The digitalisation revolution is undoubtedly disrupting economies and Africa is not an exception, with countries like Nigeria, Ghana, Egypt, Morocco, Kenya, and South Africa leading this revolution in Africa. These countries are witnessing immense growth in their local economies especially within business sectors like Financial Services, Agriculture, Education, etc. It has also led to a dramatic upsurge of Micro, Small and Medium-sized startups and technology hubs and thus, has led to the rise of Entrepreneurs. Digitally-enabled businesses such as Fin Tech (Mobile money transfers) and e-commerce platforms (OLX, Jumia) have sprung up, while international corporations like Google, Facebook, etc. are expanding their businesses to Africa. These diverse offshoots of digitalization in Africa are creating various job opportunities across the continent.
Furthermore, business models are being challenged and the ability of companies to deliver superlative products and services is being tested. Without much choice, companies are rapidly responding to these demands in order to remain competitive. Consequently, the workplace is being impacted, new skills set are being demanded by businesses, and work trends are changing quickly. The workplace is no longer cast in brick and mortar, it is now more technologically driven. Globalization is the new order; businesses are being conducted with little human intervention across borders in seconds. The drive for performance is higher, creativity and problem solving skills are key competencies that companies need and above all, there is a battle for talents, skills and unique abilities, which are very scarce.
Companies engage in a constant and costly battle for the best talents in the labour market. However, these talents are very mobile, they value their freedom, know their value, and are not very committed; they are ready to move as soon as they have other viable options. Therefore, organisations have to be very creative in attracting and retaining talent. The assiduous task of acquiring talent, managing them to deliver superior performance and retaining them in order to maintain competitive advantage in the marketplace lies with HR Managers. However, there are inherent challenges with Talent Management in Africa, these include:
• Dearth of skills – There is a shortage of people with the right skills to match the demands of the evolving workplace thus, getting the right people is a major challenge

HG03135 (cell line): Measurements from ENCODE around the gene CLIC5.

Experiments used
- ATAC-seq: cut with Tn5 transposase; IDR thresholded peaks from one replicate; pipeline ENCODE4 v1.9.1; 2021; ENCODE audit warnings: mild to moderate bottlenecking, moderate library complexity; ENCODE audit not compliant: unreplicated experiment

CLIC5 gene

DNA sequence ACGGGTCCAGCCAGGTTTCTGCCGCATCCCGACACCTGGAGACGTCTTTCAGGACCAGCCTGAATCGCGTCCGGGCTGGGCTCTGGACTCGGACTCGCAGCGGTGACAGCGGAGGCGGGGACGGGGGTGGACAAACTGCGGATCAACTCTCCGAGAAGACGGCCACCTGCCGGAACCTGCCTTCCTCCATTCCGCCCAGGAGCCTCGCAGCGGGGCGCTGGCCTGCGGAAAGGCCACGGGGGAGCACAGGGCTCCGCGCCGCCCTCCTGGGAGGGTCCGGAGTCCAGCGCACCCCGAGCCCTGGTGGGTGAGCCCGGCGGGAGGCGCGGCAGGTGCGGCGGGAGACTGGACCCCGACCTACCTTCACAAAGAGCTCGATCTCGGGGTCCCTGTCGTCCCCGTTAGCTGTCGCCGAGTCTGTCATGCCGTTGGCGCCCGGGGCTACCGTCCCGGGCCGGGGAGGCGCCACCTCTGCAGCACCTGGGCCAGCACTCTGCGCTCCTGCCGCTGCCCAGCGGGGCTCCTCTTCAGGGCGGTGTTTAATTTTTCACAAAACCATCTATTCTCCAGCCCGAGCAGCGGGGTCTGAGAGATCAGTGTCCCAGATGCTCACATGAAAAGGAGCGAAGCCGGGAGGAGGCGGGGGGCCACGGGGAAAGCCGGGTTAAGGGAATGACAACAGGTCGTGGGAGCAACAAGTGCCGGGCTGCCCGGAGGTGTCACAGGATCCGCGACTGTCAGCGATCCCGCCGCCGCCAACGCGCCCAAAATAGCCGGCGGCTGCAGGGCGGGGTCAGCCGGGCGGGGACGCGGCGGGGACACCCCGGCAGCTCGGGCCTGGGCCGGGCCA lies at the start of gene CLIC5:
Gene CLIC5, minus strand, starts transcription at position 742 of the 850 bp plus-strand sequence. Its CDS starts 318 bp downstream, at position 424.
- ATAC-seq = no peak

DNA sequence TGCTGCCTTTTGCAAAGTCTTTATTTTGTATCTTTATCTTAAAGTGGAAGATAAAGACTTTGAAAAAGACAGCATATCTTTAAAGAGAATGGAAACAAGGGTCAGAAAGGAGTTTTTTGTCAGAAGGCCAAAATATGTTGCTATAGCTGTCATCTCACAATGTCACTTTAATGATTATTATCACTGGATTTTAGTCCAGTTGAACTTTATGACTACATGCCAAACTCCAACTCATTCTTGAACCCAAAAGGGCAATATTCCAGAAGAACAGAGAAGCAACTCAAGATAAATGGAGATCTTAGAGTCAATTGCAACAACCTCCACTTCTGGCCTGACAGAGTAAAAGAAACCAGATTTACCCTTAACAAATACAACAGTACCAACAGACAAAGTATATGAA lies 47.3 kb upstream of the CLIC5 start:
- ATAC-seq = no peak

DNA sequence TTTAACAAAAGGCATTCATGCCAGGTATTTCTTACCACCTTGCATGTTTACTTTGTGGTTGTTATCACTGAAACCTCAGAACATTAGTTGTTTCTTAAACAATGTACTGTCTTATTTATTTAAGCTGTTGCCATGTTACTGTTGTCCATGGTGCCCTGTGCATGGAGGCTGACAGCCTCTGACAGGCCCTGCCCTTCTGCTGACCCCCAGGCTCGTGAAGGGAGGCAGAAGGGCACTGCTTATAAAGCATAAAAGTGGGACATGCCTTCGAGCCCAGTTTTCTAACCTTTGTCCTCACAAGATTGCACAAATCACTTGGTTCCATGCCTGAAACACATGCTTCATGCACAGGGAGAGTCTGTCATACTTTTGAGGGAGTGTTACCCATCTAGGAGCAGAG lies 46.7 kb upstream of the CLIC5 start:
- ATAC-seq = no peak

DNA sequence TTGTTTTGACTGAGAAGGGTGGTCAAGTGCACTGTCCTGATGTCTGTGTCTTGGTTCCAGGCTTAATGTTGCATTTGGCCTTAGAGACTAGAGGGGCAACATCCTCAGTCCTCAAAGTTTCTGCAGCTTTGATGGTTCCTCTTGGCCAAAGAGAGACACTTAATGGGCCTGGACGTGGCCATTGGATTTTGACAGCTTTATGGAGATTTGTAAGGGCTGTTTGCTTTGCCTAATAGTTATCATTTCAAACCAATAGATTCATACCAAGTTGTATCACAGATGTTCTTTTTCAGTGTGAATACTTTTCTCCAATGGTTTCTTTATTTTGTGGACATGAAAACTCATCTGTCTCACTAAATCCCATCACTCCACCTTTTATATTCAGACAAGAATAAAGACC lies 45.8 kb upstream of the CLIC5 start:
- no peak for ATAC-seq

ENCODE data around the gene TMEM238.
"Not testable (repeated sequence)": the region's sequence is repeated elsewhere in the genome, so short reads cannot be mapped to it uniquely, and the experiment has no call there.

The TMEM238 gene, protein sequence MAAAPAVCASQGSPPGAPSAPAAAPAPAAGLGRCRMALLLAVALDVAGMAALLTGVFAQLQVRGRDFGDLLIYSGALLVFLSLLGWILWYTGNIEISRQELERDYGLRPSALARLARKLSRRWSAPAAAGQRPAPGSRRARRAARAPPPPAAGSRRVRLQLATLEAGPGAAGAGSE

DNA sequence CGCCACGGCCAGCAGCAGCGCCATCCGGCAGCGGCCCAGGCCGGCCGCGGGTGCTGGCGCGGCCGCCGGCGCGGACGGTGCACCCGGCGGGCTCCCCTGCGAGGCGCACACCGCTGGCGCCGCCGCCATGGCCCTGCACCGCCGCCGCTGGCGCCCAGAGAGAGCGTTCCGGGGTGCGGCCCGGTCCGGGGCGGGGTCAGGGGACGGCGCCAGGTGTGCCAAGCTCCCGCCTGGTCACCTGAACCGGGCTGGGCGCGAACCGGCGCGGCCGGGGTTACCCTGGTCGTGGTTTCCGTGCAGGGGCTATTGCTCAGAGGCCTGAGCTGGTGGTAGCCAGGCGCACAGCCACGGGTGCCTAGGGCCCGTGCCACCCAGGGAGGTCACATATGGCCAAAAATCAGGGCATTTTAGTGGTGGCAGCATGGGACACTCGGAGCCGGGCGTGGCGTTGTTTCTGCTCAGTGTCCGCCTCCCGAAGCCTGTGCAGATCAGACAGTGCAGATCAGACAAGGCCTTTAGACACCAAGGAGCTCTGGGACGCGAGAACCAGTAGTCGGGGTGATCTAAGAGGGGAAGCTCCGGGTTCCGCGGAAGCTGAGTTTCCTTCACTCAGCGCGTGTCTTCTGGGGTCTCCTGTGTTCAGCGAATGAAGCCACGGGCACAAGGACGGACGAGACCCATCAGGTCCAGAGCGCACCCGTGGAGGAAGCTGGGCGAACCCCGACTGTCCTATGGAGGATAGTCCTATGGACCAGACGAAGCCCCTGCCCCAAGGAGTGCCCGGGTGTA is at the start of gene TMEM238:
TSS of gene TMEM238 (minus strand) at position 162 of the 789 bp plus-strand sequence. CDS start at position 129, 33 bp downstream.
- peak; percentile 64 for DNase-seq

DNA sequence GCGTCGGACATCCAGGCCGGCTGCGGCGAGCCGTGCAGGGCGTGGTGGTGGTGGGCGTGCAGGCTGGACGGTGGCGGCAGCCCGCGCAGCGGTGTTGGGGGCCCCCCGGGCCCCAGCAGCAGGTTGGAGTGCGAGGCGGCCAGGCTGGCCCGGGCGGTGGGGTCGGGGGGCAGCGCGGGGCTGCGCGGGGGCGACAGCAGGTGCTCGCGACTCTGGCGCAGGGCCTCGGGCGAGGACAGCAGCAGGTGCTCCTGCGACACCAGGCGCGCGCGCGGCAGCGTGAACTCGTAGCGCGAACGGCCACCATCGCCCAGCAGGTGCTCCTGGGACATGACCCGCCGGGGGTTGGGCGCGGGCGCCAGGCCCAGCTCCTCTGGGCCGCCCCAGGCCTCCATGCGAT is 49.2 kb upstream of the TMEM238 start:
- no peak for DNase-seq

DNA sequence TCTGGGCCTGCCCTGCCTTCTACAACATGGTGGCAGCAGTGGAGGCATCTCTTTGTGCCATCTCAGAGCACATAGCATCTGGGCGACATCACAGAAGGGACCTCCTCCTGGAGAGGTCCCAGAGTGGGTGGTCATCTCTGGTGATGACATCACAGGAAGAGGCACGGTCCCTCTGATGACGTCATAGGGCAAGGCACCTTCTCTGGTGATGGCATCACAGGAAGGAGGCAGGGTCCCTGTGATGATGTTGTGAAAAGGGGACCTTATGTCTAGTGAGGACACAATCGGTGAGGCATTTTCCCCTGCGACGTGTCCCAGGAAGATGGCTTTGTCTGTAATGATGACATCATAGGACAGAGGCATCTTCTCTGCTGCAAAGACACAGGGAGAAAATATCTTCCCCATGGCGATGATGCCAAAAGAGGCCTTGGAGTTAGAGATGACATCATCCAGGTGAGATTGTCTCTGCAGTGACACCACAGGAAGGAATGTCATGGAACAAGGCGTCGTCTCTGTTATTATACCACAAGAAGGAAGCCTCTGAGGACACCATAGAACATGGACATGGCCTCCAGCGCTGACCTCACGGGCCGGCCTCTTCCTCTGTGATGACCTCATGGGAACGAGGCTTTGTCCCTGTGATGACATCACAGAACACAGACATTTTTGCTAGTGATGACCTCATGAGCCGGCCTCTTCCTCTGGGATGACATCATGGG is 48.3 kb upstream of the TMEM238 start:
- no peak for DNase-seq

• Maintaining a competitive compensation package to retain key talents
• Creating an enabling work environment where these talents can thrive and deliver optimal business results
• Managing the expectations of the different workforce generations – Baby boomers to Gen Z
• High employee mobility and in turn, high costs of employee turnover Designing the right Talent Management systems can help organisations survive this war for talent. Some of these systems include:
• Employer Branding: Creating a good perception about your organisation will help to attract and retain the desired talent. The use of digital tools like social media will help with attraction, and establishing a great internal culture will help with retention.
• Employee Experience: Engagement impacts the overall experience that shapes the attitude and behaviour of employees at work. Therefore, creating an enabling environment that encourages employees to communicate, focus, enjoy and thrive at their job is important.
• Development: Give employees opportunities to improve their competency levels through formal trainings, conferences, workshops, job rotations, coaching and mentoring opportunities, etc.
• Compensation: It plays an important role in employee retention; therefore a fair and competitive compensation structure should be designed in alignment with the company’s business goals.
• Career Growth: High performing talents always seek for career growth opportunities hence, it is pertinent to have clearly defined career paths, which gives them the opportunity to grow vertically and horizontally, as well as expand their skill base
Without exception, the war-for-talents is a global battle that businesses will continue to face. However, to remain relevant and competitive, organisations need to be strategic (understand their business terrain) and be proactive in designing talent management systems.
By: Oluyemisi Wole-Ojomo
HR Consultant, Career Coach, Trainer,